[Speech delivered at Columbia University, NYC, November 20, 2003, at an event commemorating Edward Said. Transcript courtesy of Democracy Now. A shorter adaptation from this appeared as The Doctrine Of Change Of Course]
The first remark has to do with the title. The title that was announced was "after the war", which is a good topic. We should be concerned with what is coming ahead, but any title like that, especially in the United States requires a kind of a word of caution. There is a trap which is deeply rooted in the intellectual culture, and we have to avoid it. The trap is the doctrine that I sometimes call the doctrine of change of course.
It's a doctrine that's invoked every two or three years in the United States. The content of the doctrine is yes, in the past, we did some wrong things because of our innocence or out of inadvertence, but now that's all over, so we can't not waste any more time on this boring, stale stuff, which incidentally we suppressed and denied while it was happening, but must now be effaced from history as we march forward to a glorious future.
And if you look, it is literally every two or three years that the doctrine is invoked. There is a qualification. We are permitted, in fact, required to recall with great horror the misdeeds of official enemies, and we're also required to admire with awe, our own magnificent achievements in the past in both categories, relying in no small measure on self-serving reconstructions, which quickly collapse if you follow the path of paying attention to the facts, but fortunately, that dangerous course is excluded by the convenient doctrine of change of course, which blocks any such heresies.
The doctrine is entirely understandable on the part of those who are engaged in criminal enterprises, which means just about any power system, any system of concentrated power past and present, and of course, it includes its acolytes, one of the major commitments of respected intellectuals right throughout history is to be the acolytes of the systems of power.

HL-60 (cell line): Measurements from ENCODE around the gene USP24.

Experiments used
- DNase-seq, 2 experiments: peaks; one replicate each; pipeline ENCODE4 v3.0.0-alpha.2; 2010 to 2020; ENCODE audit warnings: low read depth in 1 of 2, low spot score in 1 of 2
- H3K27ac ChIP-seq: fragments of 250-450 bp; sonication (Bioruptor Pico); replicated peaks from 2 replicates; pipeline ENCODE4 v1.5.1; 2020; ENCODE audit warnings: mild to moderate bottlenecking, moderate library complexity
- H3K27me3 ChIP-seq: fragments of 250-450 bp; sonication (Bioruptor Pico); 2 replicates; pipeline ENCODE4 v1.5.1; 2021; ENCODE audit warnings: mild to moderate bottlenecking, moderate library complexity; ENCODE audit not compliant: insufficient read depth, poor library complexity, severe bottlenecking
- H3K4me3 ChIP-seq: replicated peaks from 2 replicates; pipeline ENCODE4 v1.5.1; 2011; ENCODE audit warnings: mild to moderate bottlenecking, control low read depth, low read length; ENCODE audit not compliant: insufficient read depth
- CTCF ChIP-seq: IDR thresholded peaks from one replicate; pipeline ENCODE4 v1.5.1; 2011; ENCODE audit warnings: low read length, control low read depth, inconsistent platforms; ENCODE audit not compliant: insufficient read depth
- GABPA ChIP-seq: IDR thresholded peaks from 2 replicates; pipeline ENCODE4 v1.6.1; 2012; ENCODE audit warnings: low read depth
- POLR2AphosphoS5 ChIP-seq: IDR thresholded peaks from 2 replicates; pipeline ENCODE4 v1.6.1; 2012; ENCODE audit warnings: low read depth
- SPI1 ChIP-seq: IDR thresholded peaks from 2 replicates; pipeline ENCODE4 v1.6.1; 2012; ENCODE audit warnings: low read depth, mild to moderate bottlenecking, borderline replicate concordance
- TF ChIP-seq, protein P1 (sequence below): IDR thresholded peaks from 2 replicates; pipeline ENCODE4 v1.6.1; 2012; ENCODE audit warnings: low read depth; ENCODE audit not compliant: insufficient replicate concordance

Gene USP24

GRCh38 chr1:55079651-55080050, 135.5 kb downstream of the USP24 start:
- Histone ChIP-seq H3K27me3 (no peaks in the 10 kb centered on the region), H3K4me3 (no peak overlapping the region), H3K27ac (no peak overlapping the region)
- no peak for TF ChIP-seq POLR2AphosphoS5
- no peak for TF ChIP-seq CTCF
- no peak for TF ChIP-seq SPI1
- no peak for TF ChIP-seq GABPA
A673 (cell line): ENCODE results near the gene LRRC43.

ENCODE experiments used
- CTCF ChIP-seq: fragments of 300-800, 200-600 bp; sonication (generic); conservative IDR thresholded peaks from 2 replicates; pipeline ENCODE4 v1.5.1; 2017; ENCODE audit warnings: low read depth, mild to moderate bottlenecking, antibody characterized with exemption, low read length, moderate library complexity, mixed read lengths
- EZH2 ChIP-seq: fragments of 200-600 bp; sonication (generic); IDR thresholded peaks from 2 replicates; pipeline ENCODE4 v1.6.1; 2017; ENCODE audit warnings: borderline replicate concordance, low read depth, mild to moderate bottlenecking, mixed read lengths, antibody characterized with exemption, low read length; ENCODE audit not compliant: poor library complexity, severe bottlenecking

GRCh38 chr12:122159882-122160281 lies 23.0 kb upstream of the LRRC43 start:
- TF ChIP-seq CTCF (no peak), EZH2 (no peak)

Since intellectuals write history (but it doesn't look like that), you have to be cautious about what people write about themselves. If you look carefully, you will find that the course, the doctrine, is dishonest, cowardly, but has advantages. It does protect us from the danger of understanding what's happening before our eyes, and, therefore, inducing the kind of conformism that is useful to systems of power and domination. So, it has its advantages.
In any event, the word "after" in the title is appropriate but with some qualifications that should be kept in mind. And what has happened before -- if we escape the domination of the doctrine, what has happened before can be expected to persist for elementary reasons. Policies and actions are rooted in institutions. There's some variation, but limited. The institutions are stable. Therefore, it's only reasonable to expect the policies and actions to persist, adopt adapted to circumstances. If you want to understand anything about the world that is to come, and have any influence on the way it evolves, it is more than useful to keep this in mind. Well, let's go to after the war. We might as well, adopting the doctrine of change of course, we might as well start with today.
So, today our leader is in London. The mayor of London greeted him by declaring that George Bush is the greatest threat to life on the planet that we have most probably ever seen. As I walked in, I was told by someone that they just heard over the radio that someone else I forget who, announced that he is the most unwelcome visitor to England since William the Conqueror.